Some Code I Deleted

I recently deleted a couple non-trivial scripts from my dotfiles and I’m proud of that.

As I have been porting some of my scripts to go I have tried to be careful to avoid spending effort on scripts that are not worth porting. Here are a couple examples that I recently avoided porting by deleting entirely.

🔗 live-email

I try my best to stay in a terminal at all times. My text editor is vim, I use a console based slack and irc client, and my email is handled with mutt. Unfortunately though, my local view of my email can be a minute behind when I am connected to the internet. This means that if I need to reset a password or fill in a token that was emailed to me I need to just wait.

I don’t like waiting, so I wrote live-email.

The general idea behind live-email is that you want to be able to immediately list what’s in your inbox and then examine the contents. I figured because it was basic it would be fast and thus useful. I did use it a few times, but sadly due to a bug in the Python standard library, it was rendered almost worthless, because it could only work for one of my two google hosted email addresses. Furthermore it’s not fast because IMAP is generally not fast.

I was looking forward to fixing this while migrating to Go (ignoring the fact that all of the Go based netrc parsers have the exact same bug as the Python one.) I considered how I might improve on the original live-email interface, which was basically one-shot commands that print to standard out.

My idea was to write the emails downloaded via IMAP to a directory and immediately invoke mutt, pointed at the directory. Sounds pretty great; it’d be fast after the initial download and the interface would be pretty much what I’m used to.

But then I rememered that mutt has built in IMAP support. Why write code to sync IMAP, surely with bugs, and no documentation, and no tests, when something that already works exists?

So I did a little research and added a parameterized mutt profile to do IMAP based email. I also added a little wrapper script so that I could just run imap-mutt to see a live view of my inbox. Far superior.

🔗 graph-by-date

Another tool I made, over half a decade ago at this point, is something that will graph data by date. I don’t use it super often but I do use it; here’s an example invocation (against this blog):

$ git log --pretty=%ai |
  sort |
  cut -f1-2 -d' ' |
  group-by-date -d |
  graph-by-date -i '%F %T'

And the resulting graph:

Commits per day

Now on the one hand, this script works well. Impressively the underlying graph library, which pulls in something like three dozen libraries on CPAN, has never been hard to build and I don’t think has ever failed tests. That’s awesome. On the other hand it’s 70 lines of barely documented, untested Perl. Given my recent flirtations with gnuplot, I decided to just deleted it and document some gnuplot boilerplate.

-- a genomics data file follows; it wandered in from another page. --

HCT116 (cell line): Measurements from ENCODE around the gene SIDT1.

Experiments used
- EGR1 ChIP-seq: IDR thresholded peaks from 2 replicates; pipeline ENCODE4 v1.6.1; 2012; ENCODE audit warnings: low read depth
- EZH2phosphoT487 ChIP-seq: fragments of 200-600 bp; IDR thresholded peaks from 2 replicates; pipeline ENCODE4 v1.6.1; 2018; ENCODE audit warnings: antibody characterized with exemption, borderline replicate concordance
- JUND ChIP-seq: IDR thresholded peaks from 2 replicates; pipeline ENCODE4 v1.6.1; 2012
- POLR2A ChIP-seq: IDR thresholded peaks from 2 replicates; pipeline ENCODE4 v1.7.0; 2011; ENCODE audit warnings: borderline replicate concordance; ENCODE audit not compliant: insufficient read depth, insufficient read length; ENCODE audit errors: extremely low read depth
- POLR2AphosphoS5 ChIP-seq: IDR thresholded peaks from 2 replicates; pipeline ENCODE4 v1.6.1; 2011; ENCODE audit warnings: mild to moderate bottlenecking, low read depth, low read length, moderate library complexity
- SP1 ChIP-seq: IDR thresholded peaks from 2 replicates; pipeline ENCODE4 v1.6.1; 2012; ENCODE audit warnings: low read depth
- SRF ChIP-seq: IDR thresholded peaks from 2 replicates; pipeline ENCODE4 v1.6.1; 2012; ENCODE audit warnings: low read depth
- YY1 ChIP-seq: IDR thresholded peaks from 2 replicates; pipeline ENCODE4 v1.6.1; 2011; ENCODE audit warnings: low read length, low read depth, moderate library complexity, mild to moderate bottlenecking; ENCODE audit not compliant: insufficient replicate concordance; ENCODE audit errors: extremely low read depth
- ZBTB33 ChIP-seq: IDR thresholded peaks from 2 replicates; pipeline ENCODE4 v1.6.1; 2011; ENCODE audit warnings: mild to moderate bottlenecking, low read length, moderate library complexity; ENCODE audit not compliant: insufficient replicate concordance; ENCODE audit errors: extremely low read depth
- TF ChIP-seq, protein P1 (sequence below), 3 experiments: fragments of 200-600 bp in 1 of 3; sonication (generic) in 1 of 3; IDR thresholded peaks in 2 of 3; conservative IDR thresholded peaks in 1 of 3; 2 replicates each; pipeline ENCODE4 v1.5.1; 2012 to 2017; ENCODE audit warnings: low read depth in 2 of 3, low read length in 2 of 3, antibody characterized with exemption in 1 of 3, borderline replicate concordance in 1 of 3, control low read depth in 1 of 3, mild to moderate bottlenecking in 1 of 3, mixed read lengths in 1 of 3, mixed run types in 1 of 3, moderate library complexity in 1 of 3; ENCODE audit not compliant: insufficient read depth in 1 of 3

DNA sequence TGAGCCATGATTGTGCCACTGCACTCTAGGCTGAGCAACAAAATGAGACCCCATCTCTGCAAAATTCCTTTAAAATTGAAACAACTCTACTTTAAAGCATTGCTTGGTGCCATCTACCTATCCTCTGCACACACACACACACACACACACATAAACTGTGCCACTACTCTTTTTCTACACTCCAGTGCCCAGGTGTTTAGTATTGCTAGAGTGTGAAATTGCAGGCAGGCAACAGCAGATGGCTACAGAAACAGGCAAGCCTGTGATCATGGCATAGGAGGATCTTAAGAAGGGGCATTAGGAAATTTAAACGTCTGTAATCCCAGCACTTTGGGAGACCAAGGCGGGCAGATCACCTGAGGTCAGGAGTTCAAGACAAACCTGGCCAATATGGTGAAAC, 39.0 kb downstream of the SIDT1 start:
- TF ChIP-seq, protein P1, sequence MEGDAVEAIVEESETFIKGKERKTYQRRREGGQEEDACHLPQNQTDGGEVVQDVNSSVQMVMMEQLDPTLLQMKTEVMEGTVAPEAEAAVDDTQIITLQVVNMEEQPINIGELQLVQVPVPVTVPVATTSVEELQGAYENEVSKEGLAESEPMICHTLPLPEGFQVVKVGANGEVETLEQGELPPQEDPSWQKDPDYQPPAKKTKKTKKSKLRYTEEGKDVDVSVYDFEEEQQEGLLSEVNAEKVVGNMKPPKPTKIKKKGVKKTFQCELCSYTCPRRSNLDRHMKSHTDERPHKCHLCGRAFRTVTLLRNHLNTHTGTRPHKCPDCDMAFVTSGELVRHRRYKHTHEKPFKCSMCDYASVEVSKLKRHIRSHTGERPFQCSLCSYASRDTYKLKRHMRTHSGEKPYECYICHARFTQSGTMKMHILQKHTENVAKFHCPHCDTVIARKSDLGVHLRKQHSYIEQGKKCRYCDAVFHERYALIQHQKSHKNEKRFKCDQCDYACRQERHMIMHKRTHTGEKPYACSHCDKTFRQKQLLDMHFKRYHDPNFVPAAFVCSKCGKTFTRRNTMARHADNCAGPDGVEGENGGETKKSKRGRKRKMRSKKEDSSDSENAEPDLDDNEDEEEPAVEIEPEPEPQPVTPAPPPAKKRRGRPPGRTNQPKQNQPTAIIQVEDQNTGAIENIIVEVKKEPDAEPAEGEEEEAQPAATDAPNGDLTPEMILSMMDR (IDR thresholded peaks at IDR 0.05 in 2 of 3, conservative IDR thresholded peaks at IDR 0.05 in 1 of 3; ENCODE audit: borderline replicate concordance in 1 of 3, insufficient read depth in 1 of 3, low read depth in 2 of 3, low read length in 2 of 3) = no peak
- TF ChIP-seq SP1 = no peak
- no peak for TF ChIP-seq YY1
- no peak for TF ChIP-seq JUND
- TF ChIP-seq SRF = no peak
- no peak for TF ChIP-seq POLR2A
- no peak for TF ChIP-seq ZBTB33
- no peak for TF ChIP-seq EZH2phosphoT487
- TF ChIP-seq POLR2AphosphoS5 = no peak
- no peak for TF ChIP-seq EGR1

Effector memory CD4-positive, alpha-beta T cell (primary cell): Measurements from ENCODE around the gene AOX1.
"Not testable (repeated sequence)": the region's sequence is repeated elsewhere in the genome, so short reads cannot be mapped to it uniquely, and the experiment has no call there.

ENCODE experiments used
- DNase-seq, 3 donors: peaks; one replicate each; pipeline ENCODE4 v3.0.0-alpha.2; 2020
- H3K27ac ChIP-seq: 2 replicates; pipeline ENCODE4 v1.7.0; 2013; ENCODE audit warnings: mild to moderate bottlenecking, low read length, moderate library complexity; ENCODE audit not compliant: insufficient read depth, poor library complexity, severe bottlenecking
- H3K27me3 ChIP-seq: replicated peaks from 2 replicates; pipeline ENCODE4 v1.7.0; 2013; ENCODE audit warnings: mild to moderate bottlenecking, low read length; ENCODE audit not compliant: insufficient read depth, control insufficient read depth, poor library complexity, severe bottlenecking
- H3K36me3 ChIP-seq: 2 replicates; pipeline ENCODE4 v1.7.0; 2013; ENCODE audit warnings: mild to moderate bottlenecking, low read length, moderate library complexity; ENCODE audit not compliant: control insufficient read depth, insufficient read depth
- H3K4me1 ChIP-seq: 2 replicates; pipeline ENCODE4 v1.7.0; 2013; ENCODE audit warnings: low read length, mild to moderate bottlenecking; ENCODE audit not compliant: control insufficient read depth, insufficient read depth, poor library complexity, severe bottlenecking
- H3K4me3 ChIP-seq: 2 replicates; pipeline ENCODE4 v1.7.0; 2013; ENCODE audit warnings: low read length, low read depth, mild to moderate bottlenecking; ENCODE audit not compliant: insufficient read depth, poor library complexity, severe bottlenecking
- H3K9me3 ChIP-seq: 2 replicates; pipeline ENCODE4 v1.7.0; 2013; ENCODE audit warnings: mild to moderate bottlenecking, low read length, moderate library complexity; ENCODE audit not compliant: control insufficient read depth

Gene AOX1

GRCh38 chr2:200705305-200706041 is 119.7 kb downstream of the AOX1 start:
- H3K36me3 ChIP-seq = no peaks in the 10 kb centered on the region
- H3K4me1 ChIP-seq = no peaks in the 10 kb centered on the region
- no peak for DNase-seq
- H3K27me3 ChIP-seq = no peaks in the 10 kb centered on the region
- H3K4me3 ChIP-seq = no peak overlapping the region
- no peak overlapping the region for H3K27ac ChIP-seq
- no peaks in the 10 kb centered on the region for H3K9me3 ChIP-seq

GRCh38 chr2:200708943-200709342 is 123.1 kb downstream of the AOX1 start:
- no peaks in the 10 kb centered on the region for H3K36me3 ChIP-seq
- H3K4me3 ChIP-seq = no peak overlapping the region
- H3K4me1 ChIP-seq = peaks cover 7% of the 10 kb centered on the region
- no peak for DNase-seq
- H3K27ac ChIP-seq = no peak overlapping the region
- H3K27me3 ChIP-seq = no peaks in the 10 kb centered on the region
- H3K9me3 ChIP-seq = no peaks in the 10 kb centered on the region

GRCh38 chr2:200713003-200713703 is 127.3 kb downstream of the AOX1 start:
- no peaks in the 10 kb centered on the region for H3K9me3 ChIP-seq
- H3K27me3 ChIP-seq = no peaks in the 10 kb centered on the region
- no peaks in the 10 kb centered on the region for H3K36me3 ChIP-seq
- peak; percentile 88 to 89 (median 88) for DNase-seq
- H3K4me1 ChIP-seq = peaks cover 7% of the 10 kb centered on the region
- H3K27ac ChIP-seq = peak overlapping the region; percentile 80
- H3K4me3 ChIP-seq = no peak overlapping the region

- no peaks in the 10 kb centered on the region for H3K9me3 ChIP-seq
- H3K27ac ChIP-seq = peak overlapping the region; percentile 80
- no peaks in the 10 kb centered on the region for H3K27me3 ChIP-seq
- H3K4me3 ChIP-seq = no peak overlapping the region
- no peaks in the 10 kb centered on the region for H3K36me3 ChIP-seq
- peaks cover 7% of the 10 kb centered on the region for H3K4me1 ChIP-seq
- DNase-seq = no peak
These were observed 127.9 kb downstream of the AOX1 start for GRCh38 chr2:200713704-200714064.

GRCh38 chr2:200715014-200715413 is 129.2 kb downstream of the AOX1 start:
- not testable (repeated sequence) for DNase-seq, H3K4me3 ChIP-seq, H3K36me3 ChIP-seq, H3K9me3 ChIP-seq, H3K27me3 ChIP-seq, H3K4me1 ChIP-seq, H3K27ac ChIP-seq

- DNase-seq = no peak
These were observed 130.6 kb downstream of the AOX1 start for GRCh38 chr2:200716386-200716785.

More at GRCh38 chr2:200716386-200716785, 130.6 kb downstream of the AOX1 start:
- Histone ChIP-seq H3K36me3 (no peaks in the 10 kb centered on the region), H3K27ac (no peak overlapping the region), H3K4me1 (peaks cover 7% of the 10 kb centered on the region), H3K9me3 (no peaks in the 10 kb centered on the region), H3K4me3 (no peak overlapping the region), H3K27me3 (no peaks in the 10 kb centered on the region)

Using the boilerplate mentioned above I wrote this gnuplot script:

#!/usr/bin/gnuplot

reset
set terminal png

set xdata time
set timefmt "%Y-%m-%d"
set format x "%Y"

set xlabel "Time"
set ylabel "Commits"

set title "Commits per Day"
unset key
set grid

plot "./out.csv" using 1:2

and this shell script:

$ git log --pretty=%ai |
  sort |
  cut -f1-2 -d' ' |
  group-by-date -d -o %F |
  sed 's/,/\t/' > out.csv
$ gnuplot example.plot > foo.png

And the resulting graph:

Commits per day 2

Honestly I can’t call either graph clearly better, but the latter one uses a purpose built tool that requires less than a quarter of the lines of code to get something more or less just as good.


One of my friends is fond of saying “no code is better than no code”. I tend to agree. Code is fun to write, but it’s such a liability, especially if you have less time than when you initially wrote it. This is why I think so much time can be spent on automation or documentation; because it helps out future me. But the most foolproof way to win is to just not play, given the option.


The Pragmatic Programmer is a book that has this kind of philosophy in it. I’ve mentioned this book before. I can’t stress enough that, for people who are early in their career or even just stuck, this book is a great resource.

It’s hard to recommend a programming book that shows how to delete code. I would humbly suggest From Bash to Z Shell, if only because shell is so flexible and, when written well, can reduce huge amounts of code by reusing much more well specified individual pieces.

Posted Tue, Feb 20, 2018

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